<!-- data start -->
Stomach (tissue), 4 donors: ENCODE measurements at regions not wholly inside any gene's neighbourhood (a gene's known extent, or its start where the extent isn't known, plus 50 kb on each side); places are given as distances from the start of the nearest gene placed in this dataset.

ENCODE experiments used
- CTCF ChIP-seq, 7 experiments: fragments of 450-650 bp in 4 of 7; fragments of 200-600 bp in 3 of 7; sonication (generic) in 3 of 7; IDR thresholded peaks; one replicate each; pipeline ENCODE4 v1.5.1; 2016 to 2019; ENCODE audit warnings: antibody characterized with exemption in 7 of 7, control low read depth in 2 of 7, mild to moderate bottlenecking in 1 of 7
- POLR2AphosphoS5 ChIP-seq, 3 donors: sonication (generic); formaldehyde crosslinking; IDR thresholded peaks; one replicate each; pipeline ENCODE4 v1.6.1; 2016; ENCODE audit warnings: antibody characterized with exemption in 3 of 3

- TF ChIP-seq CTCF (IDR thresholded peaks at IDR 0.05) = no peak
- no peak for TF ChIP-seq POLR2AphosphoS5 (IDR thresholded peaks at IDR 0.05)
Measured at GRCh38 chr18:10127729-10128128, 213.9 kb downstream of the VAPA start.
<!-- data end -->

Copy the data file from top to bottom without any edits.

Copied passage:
Stomach (tissue), 4 donors: ENCODE measurements at regions not wholly inside any gene's neighbourhood (a gene's known extent, or its start where the extent isn't known, plus 50 kb on each side); places are given as distances from the start of the nearest gene placed in this dataset.

ENCODE experiments used
- CTCF ChIP-seq, 7 experiments: fragments of 450-650 bp in 4 of 7; fragments of 200-600 bp in 3 of 7; sonication (generic) in 3 of 7; IDR thresholded peaks; one replicate each; pipeline ENCODE4 v1.5.1; 2016 to 2019; ENCODE audit warnings: antibody characterized with exemption in 7 of 7, control low read depth in 2 of 7, mild to moderate bottlenecking in 1 of 7
- POLR2AphosphoS5 ChIP-seq, 3 donors: sonication (generic); formaldehyde crosslinking; IDR thresholded peaks; one replicate each; pipeline ENCODE4 v1.6.1; 2016; ENCODE audit warnings: antibody characterized with exemption in 3 of 3

- TF ChIP-seq CTCF (IDR thresholded peaks at IDR 0.05) = no peak
- no peak for TF ChIP-seq POLR2AphosphoS5 (IDR thresholded peaks at IDR 0.05)
Measured at GRCh38 chr18:10127729-10128128, 213.9 kb downstream of the VAPA start.